I agree with you, whole heartedly, that major clinical depression is a totally different beast from the sadness and unhappiness which enter any and every life.

And, yes, your take on the decreased placebo response in major depression is much more subtly nuanced than mine was. In fact, it argues against an easily manipulated mind/body connection as the efficacy of the placebo effect dropped off when it could be said with more certainty that the underlying illness was most likely biologically based. I stated that very clumsily but I'm sure you catch my drift.
 
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Robin

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I think they are pretty unambiguous in their analysis of the data.
I actually think they were ambiguous! I heard the story on NPR and the resulting discussion. Both the health reporter who did the story, and you, came away with the conclusion:

Koan said:
Recent studies have shown that commonly prescribed antidepressants are really no better than placebo in relieving depression.
Let's look at the conclusion you bolded. I'm sorry if I'm being over explanatory and redundant! I'm not sure why you bolded it but I'll go ahead and explain what it means:

The findings also show that the effect for these patients seems to be due to decreased responsiveness to placebo, rather than increased responsiveness to medication.
Right. So what this means is that as the more severe the patient, the less effective the placebo. The resposne didn't increase, but it doesn't mean the anti depressant is not effective. (The response actually drops off a bit.)

Here's a graph from the study (I embedded it because the link was to a clunky PDF):



So, the bottom part of the graph shows the way the patients were "rated" for depression, based on severity. A score of 19 means the patient is "severe", 23 means they are "very severe", and anything over 28 is the "most severe".

So, clinical significance comes into play when drug works a LOT better than placebo. So, placebos work as well or better up until you get to 20, and then they work better (but not significantly better) than placebo until you get to the very sickest patients, for whom they work very well.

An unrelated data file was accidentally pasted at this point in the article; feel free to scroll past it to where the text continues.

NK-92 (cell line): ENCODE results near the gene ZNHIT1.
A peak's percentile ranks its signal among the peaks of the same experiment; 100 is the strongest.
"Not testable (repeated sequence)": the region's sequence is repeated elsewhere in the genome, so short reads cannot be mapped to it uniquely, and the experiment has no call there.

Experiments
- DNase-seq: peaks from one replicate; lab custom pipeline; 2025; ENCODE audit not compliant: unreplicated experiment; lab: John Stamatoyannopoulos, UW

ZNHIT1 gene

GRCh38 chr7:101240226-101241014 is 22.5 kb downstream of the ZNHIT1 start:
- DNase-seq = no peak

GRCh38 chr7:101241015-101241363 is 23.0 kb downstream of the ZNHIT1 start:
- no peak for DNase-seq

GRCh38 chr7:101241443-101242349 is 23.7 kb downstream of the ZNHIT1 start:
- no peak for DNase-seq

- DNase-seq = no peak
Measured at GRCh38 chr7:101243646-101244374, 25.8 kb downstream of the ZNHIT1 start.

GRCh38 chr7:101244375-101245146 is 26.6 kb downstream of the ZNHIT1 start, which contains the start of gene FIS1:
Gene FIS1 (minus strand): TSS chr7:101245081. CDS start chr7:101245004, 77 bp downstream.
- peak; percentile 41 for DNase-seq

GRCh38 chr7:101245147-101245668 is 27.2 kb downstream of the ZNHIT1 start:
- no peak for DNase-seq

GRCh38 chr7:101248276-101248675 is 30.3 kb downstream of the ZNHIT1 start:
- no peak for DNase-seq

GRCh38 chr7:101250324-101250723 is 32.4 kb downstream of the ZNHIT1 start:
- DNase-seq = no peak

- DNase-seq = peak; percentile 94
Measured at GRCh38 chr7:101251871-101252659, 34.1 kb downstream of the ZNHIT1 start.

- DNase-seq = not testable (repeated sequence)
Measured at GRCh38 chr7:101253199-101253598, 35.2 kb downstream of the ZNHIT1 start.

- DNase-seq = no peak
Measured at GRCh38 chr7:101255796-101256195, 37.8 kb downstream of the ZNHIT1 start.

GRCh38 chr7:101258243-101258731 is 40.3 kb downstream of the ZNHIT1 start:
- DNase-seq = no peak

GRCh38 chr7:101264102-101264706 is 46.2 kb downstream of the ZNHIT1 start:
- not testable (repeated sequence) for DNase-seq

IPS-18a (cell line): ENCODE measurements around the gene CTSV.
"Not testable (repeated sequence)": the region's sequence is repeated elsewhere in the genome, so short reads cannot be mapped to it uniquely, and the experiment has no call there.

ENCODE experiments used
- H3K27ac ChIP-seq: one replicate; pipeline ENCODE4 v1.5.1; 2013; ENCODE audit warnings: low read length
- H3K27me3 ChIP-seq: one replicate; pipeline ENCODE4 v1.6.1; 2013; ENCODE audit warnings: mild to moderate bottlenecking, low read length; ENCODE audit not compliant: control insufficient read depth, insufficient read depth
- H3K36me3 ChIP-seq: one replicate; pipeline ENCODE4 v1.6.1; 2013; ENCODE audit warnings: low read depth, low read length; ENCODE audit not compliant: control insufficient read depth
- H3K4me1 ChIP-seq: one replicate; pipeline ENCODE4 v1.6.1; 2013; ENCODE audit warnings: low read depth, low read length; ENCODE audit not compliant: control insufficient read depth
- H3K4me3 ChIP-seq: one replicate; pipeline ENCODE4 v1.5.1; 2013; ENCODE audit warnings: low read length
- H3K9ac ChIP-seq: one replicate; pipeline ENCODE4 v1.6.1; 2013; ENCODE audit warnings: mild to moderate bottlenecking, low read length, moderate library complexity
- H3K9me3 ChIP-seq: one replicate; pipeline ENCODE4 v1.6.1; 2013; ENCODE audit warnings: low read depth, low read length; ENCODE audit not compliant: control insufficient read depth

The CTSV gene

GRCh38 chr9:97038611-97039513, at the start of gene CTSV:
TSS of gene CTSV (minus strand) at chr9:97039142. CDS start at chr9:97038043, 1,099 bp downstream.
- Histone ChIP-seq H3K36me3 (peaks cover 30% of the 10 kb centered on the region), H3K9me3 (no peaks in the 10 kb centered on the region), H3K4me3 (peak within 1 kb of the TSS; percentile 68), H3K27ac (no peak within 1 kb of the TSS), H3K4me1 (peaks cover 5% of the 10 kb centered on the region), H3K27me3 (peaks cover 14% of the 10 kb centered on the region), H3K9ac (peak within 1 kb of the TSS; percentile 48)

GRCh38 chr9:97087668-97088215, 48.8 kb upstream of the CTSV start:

Does it make sense now?

Again, I'm sorry if you already understood it and I'm overdoing the explaining!

:hug:

Koan said:
In fact, it argues against an easily manipulated mind/body connection as the efficacy of the placebo effect dropped off when it could be said with more certainty that the underlying illness was most likely biologically based.
I wish I knew more about the placebo effect. In the study they mentioned that placebo in pain medication was 50%, which seems really high to me. It would be interesting to see what it is in say, infection, or wound care. I do know that it might be low for CFS patients!

http://www.medscape.com/viewarticle/538172

:tear:
 

MEKoan

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Interesting! Visual aids - cool!

Given the small improvement even in the most severely depressed I think their conclusions (as I pasted above) make perfect sense and that SSRIs don't actually work "very well" for any patient group. They do, however, have some small effect for the most ill. The apparently large area of clinically significant difference is accounted for as much by failure of placebo as it is by success of drug - but it actually represents a very small improvement over baseline.

Thanks for the groovy graph!
 
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Robin

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Given the small improvement even in the most severely depressed I think their conclusions (as I pasted above) make perfect sense and that SSRIs don't actually work "very well" for any patient group. They do, however, have some small effect for the most ill.
Oh, you mean how well people actually improved? It's in the analysis:

Confirming earlier analyses [2], but with a substantially larger number of clinical trials, weighted mean improvement was 9.60 points on the HRSD in the drug groups and 7.80 in the placebo groups
It's about a 30% reduction in symptoms for the very sick. Not a huge improvement, but to someone who is mentally incapacitated from depression, it probably means a lot. As a severely ill person with CFS, if there was a pill I could take to improve some functioning, I would be ecstatic.

Thanks for the groovy graph!
No problem!
 

Mithriel

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SW is at King's College and they are desperately trying to get somatisation as part of physical illnesses, talk about trying to expand your empire. And cut down insurance payments for things like MS where people get them young and for life.

The people involved in this, Cochrane library, Hotopf are the ones who have made life hell for so many of us.

We all know how rigorous their research is. I wouldn't believe anything they say.

Mithriel
 

MEKoan

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It's about a 30% reduction in symptoms for the very sick. Not a huge improvement, but to someone who is mentally incapacitated from depression, it probably means a lot. As a severely ill person with CFS, if there was a pill I could take to improve some functioning, I would be ecstatic.
So would I, Robin! But, the 30% difference between 7.80 and 9.60 does not translate to a 30% reduction in symptoms, alas.

Mithriel,

So what do you think they're up to here? The discussion I linked to in my first post puts forth some interesting ideas.

I was just washed over with weariness. It doesn't matter what they're up to! They will be washed away by the clean waters of history soon enough!

Speaking of waters: must take out dog